But the record online growth highlights the task ahead for bricks-and-mortar shops

The key findings from the Office for National Statistics showed:

  • In the three months to April 2019, the quantity of goods bought (volume) in retail sales increased by 1.8% when compared with the previous three months, with strong growth in non-store retailing, which reached a record high of 9.4%.
  • Online retailers selling clothing items were the driver to this growth, with the warm weather helping to boost sales.
  • When compared with the previous year, the quantity bought in April 2019 increased by 5.2%, with growth across all sectors except household goods, which fell by 4.5%.
  • The quantity bought was flat (0.0%) in April 2019 when compared with the previous month, with growths in clothing, non-store retailing and fuel offset by falls in all other main sectors.
  • In April 2019, online retailing accounted for 18.7% of total retailing compared with 17.7% in April 2018, with an overall growth of 10.1% when compared with the same month a year earlier. 

Phil Mullis, Partner and Head of Retail and Wholesale at accountancy firm, Wilkins Kennedy, said:  “These results show that any retailer out there without an online presence is severely harming their business. Last month concluded the highest three-month-on-three-month growth rate for non-store retailing since records began (9.4%). We know this has been happening for a while, but this is a big statement and should set alarm bells ringing for independent retailers looking for ways to keep their profits ahead of the pressurised cost of business rates.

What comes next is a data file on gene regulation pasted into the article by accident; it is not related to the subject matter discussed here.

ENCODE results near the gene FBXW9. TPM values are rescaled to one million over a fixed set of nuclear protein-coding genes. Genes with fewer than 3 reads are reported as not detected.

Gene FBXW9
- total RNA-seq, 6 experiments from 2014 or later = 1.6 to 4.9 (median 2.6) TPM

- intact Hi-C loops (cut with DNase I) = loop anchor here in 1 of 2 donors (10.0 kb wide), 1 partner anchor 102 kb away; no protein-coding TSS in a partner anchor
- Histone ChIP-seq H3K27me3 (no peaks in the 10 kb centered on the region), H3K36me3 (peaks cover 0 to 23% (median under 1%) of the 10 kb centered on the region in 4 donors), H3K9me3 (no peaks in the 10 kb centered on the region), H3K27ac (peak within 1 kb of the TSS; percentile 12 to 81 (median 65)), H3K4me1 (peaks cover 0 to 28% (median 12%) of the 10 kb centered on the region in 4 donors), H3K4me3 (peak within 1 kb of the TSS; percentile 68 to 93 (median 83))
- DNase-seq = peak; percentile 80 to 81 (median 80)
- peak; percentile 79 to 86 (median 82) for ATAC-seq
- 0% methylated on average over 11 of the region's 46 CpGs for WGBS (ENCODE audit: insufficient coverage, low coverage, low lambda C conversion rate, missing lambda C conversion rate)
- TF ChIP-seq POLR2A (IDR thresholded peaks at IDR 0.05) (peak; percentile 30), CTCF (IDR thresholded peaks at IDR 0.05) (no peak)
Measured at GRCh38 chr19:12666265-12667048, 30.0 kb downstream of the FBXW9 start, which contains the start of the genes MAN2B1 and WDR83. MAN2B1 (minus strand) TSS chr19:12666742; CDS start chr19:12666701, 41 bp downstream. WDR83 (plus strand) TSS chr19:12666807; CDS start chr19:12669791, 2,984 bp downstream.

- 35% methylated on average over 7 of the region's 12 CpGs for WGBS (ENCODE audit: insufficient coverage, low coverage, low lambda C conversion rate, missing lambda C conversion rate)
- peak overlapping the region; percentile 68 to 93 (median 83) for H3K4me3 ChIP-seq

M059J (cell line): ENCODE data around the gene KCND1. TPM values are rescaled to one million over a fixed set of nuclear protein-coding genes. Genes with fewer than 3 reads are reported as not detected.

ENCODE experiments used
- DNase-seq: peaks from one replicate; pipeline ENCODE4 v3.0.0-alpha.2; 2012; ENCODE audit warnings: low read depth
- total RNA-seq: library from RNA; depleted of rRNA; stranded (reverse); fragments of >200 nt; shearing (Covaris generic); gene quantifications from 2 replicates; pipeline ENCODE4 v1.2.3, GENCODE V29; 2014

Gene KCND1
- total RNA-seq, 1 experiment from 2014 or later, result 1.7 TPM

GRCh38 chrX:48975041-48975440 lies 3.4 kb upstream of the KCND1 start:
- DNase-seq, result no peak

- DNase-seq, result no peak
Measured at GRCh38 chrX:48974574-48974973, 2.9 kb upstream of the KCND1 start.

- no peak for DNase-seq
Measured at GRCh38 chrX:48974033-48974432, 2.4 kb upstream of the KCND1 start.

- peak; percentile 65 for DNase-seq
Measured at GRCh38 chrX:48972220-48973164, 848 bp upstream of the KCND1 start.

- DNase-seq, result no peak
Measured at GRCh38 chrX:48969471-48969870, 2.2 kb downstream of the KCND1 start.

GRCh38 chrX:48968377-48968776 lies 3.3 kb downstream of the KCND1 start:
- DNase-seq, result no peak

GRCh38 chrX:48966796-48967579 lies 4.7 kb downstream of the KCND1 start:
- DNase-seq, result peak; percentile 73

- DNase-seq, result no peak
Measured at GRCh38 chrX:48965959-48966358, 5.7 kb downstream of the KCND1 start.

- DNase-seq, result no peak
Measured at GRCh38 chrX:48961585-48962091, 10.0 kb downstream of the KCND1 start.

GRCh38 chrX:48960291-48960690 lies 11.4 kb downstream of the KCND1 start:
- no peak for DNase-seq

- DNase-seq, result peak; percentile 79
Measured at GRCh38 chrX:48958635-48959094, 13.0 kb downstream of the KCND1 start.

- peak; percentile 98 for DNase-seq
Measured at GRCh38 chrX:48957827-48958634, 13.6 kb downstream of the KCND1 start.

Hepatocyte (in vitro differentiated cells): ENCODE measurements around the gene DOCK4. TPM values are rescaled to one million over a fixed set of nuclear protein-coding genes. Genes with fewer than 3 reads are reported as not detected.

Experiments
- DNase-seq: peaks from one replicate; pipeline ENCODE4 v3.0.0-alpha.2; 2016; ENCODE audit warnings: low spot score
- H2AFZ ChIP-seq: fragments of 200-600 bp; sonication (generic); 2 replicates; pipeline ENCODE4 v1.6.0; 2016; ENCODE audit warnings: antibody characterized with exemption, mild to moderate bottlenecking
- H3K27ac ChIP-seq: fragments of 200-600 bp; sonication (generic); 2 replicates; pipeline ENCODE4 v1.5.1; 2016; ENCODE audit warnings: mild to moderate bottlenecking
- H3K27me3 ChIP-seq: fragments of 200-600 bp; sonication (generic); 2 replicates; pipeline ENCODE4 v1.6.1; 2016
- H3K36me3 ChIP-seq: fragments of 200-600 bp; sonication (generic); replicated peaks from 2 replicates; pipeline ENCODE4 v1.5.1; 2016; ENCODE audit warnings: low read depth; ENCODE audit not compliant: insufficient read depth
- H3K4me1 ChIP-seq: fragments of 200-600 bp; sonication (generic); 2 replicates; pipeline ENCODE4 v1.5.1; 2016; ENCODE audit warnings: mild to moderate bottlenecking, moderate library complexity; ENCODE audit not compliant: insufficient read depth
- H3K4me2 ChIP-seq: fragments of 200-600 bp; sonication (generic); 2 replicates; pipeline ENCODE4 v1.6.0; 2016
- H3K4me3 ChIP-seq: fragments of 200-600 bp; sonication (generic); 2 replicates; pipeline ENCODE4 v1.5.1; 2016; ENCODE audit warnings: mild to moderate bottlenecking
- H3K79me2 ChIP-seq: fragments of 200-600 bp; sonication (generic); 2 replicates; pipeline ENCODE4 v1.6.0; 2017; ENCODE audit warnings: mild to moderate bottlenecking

“You only have to look at Topshop owner Arcadia who are closing 23 stores via a CVA agreement, as well as Select’s administration, to see that unless you a serving a standout purpose on the high street, you are likelier to survive and thrive online. It would be naïve for store retailers to shut up shop and go completely online – it’s important to really understand who your customers are first and where they want to shop – more often than not store and online can operate effectively and innovation needs to fundamentally start with combining the physical and online worlds.

“Overall figures for the retail sector are positive with continued three-month-on-three-month and year-on-year growth, with clothing and fuel being the main winners, but these sectors can’t prop up the sector in the long-term with household goods retailers continuing to suffer. The summer is going to be a key period for those in the household goods sector, and if they can do enough to capitalise on the weather by striking the right balance between competitive pricing and multi-channel innovation, then the sector could be heading into a really strong position into the festive trading period.”

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